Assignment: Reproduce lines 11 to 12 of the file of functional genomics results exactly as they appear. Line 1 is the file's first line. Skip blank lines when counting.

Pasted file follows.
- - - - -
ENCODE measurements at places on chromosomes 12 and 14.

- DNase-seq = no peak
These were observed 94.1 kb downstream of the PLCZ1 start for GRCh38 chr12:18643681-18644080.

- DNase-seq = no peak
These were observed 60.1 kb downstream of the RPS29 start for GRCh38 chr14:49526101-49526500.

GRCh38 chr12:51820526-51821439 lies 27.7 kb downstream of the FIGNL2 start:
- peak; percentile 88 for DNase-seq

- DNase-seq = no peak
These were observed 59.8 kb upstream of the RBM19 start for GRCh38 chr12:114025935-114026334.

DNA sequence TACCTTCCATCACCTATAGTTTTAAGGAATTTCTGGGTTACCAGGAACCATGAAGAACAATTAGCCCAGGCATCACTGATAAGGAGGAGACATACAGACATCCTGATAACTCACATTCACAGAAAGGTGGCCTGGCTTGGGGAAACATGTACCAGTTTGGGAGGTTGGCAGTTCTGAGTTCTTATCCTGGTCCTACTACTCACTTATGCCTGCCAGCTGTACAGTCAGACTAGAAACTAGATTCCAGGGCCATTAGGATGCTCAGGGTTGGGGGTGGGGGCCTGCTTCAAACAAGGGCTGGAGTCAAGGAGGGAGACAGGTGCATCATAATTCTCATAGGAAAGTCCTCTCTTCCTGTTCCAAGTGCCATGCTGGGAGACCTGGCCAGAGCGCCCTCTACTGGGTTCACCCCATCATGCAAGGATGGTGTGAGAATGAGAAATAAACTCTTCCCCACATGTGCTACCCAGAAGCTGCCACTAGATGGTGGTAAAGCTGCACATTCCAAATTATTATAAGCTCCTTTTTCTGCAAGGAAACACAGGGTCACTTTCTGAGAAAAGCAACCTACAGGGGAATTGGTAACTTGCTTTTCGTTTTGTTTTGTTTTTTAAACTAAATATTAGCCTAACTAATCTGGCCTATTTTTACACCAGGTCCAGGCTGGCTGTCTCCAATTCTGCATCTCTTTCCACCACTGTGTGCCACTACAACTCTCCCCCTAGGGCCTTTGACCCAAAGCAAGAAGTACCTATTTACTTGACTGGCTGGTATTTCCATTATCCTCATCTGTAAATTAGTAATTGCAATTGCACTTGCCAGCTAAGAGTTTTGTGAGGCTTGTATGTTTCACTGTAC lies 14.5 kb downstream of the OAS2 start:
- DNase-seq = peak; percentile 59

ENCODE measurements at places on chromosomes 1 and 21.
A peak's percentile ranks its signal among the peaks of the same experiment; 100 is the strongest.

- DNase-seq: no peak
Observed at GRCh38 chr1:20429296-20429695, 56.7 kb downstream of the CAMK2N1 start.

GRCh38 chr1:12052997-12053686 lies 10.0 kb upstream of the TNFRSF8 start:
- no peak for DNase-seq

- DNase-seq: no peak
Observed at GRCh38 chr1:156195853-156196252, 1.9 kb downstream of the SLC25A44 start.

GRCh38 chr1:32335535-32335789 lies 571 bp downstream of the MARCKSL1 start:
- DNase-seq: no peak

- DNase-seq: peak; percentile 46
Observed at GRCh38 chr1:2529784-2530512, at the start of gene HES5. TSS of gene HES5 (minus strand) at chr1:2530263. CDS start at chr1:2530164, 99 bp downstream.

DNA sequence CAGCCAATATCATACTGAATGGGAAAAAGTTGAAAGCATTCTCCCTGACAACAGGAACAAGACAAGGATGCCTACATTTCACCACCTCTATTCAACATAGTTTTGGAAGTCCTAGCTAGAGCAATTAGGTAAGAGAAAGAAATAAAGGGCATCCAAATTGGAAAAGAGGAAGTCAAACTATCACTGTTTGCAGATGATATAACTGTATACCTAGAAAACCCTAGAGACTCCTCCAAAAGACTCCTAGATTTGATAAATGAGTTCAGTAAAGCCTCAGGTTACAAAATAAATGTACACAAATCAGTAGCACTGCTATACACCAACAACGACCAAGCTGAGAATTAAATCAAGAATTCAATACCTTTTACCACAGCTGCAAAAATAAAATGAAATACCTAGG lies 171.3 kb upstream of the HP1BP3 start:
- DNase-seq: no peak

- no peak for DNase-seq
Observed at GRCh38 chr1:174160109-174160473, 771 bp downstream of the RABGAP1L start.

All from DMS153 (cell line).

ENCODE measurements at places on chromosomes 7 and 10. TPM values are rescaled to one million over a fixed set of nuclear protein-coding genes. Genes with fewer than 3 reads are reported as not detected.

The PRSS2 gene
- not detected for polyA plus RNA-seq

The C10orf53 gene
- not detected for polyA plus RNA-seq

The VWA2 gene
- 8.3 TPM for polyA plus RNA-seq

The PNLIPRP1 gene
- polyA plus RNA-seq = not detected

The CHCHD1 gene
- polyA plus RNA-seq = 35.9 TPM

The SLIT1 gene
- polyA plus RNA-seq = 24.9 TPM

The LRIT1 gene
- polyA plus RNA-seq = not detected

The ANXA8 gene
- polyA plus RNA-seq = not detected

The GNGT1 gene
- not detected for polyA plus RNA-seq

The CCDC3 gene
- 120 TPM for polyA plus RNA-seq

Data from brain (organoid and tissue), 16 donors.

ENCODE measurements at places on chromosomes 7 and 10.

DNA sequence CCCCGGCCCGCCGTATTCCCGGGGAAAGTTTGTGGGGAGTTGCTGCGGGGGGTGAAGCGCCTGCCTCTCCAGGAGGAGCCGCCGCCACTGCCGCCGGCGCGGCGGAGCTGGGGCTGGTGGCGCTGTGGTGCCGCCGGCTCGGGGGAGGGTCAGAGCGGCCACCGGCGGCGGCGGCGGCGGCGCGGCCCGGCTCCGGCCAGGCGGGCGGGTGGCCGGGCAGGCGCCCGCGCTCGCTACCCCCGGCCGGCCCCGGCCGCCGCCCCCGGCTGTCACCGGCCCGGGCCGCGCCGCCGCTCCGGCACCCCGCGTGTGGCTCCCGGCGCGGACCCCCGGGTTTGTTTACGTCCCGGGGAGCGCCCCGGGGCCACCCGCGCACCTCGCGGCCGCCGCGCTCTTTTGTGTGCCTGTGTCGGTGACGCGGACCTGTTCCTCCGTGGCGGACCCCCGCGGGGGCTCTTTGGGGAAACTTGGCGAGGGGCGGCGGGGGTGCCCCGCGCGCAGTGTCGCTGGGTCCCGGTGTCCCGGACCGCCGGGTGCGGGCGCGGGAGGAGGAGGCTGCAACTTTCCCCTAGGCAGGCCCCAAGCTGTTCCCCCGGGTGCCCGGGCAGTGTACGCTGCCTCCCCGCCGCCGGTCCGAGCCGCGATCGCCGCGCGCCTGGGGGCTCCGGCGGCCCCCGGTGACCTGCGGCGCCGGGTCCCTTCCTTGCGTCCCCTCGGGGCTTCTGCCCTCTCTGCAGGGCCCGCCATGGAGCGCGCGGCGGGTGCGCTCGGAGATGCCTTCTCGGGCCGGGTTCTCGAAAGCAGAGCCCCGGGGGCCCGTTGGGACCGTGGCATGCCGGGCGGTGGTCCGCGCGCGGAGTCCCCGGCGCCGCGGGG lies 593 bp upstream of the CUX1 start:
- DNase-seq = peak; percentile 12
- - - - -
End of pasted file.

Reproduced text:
- DNase-seq = peak; percentile 59

ENCODE measurements at places on chromosomes 1 and 21.